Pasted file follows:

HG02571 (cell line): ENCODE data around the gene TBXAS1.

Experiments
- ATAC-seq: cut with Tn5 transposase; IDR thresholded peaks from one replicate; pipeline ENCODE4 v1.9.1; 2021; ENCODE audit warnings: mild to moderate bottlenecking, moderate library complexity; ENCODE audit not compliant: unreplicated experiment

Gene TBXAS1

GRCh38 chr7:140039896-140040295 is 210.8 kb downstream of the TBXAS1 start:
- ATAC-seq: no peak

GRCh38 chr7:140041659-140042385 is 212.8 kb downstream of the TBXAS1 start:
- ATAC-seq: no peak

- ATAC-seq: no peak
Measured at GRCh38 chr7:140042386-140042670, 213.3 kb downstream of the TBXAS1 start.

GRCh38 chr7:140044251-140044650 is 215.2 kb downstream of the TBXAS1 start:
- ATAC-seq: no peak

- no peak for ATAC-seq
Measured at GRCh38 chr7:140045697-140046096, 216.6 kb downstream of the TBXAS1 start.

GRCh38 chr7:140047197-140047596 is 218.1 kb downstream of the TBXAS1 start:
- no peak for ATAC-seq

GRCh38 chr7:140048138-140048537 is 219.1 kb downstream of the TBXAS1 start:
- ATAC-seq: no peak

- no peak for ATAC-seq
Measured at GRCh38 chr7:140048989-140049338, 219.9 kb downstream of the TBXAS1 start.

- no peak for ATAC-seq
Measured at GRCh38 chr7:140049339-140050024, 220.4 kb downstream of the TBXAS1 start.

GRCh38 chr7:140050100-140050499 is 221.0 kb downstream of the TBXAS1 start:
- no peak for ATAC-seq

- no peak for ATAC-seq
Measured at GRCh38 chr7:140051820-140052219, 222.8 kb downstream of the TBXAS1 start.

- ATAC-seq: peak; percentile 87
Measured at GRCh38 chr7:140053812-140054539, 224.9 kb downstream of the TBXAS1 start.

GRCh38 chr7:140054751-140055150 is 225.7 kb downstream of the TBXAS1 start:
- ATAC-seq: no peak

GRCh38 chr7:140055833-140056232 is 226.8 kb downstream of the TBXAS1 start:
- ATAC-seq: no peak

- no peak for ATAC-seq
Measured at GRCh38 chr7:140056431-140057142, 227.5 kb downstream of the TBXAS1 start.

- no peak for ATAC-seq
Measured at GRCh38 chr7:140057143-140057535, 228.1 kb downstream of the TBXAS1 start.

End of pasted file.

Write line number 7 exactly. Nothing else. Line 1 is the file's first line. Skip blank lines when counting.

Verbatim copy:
GRCh38 chr7:140041659-140042385 is 212.8 kb downstream of the TBXAS1 start: